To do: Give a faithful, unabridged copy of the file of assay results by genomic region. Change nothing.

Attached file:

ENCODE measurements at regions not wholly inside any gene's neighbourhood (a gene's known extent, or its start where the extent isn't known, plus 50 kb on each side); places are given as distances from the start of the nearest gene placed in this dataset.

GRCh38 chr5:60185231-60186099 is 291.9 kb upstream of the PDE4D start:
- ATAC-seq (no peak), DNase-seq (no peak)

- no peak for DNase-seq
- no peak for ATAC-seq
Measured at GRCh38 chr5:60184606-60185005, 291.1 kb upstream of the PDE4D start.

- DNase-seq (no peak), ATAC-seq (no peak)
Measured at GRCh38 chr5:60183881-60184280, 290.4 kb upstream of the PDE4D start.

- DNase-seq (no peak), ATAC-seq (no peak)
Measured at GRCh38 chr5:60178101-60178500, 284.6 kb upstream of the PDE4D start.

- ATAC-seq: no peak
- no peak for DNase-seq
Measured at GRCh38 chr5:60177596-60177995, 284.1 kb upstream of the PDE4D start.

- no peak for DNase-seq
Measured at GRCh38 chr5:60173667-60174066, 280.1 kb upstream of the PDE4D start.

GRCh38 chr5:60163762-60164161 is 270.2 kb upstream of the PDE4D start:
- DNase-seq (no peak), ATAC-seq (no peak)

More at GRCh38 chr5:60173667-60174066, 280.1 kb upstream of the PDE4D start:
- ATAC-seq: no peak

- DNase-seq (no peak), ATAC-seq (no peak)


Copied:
ENCODE measurements at regions not wholly inside any gene's neighbourhood (a gene's known extent, or its start where the extent isn't known, plus 50 kb on each side); places are given as distances from the start of the nearest gene placed in this dataset.

GRCh38 chr5:60185231-60186099 is 291.9 kb upstream of the PDE4D start:
- ATAC-seq (no peak), DNase-seq (no peak)

- no peak for DNase-seq
- no peak for ATAC-seq
Measured at GRCh38 chr5:60184606-60185005, 291.1 kb upstream of the PDE4D start.

- DNase-seq (no peak), ATAC-seq (no peak)
Measured at GRCh38 chr5:60183881-60184280, 290.4 kb upstream of the PDE4D start.

- DNase-seq (no peak), ATAC-seq (no peak)
Measured at GRCh38 chr5:60178101-60178500, 284.6 kb upstream of the PDE4D start.

- ATAC-seq: no peak
- no peak for DNase-seq
Measured at GRCh38 chr5:60177596-60177995, 284.1 kb upstream of the PDE4D start.

- no peak for DNase-seq
Measured at GRCh38 chr5:60173667-60174066, 280.1 kb upstream of the PDE4D start.

GRCh38 chr5:60163762-60164161 is 270.2 kb upstream of the PDE4D start:
- DNase-seq (no peak), ATAC-seq (no peak)

More at GRCh38 chr5:60173667-60174066, 280.1 kb upstream of the PDE4D start:
- ATAC-seq: no peak

- DNase-seq (no peak), ATAC-seq (no peak)